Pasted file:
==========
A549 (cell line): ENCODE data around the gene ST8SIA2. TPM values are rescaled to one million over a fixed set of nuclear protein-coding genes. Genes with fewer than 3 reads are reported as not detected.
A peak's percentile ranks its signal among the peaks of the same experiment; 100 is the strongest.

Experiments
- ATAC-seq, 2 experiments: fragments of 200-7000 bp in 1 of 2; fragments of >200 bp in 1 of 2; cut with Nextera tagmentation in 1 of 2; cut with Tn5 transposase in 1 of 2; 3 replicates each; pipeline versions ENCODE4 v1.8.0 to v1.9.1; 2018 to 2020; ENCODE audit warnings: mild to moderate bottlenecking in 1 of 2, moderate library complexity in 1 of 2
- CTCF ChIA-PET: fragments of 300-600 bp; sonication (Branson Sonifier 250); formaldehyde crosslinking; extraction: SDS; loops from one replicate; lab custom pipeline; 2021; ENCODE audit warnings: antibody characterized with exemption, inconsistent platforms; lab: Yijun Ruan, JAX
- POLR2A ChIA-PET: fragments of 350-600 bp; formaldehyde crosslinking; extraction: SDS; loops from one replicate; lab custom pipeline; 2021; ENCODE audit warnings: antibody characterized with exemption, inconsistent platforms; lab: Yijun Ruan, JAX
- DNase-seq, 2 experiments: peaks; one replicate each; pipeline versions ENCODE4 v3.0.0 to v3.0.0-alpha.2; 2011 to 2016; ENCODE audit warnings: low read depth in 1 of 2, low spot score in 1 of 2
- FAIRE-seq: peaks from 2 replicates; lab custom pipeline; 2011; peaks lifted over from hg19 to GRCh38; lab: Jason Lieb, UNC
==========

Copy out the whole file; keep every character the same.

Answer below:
A549 (cell line): ENCODE data around the gene ST8SIA2. TPM values are rescaled to one million over a fixed set of nuclear protein-coding genes. Genes with fewer than 3 reads are reported as not detected.
A peak's percentile ranks its signal among the peaks of the same experiment; 100 is the strongest.

Experiments
- ATAC-seq, 2 experiments: fragments of 200-7000 bp in 1 of 2; fragments of >200 bp in 1 of 2; cut with Nextera tagmentation in 1 of 2; cut with Tn5 transposase in 1 of 2; 3 replicates each; pipeline versions ENCODE4 v1.8.0 to v1.9.1; 2018 to 2020; ENCODE audit warnings: mild to moderate bottlenecking in 1 of 2, moderate library complexity in 1 of 2
- CTCF ChIA-PET: fragments of 300-600 bp; sonication (Branson Sonifier 250); formaldehyde crosslinking; extraction: SDS; loops from one replicate; lab custom pipeline; 2021; ENCODE audit warnings: antibody characterized with exemption, inconsistent platforms; lab: Yijun Ruan, JAX
- POLR2A ChIA-PET: fragments of 350-600 bp; formaldehyde crosslinking; extraction: SDS; loops from one replicate; lab custom pipeline; 2021; ENCODE audit warnings: antibody characterized with exemption, inconsistent platforms; lab: Yijun Ruan, JAX
- DNase-seq, 2 experiments: peaks; one replicate each; pipeline versions ENCODE4 v3.0.0 to v3.0.0-alpha.2; 2011 to 2016; ENCODE audit warnings: low read depth in 1 of 2, low spot score in 1 of 2
- FAIRE-seq: peaks from 2 replicates; lab custom pipeline; 2011; peaks lifted over from hg19 to GRCh38; lab: Jason Lieb, UNC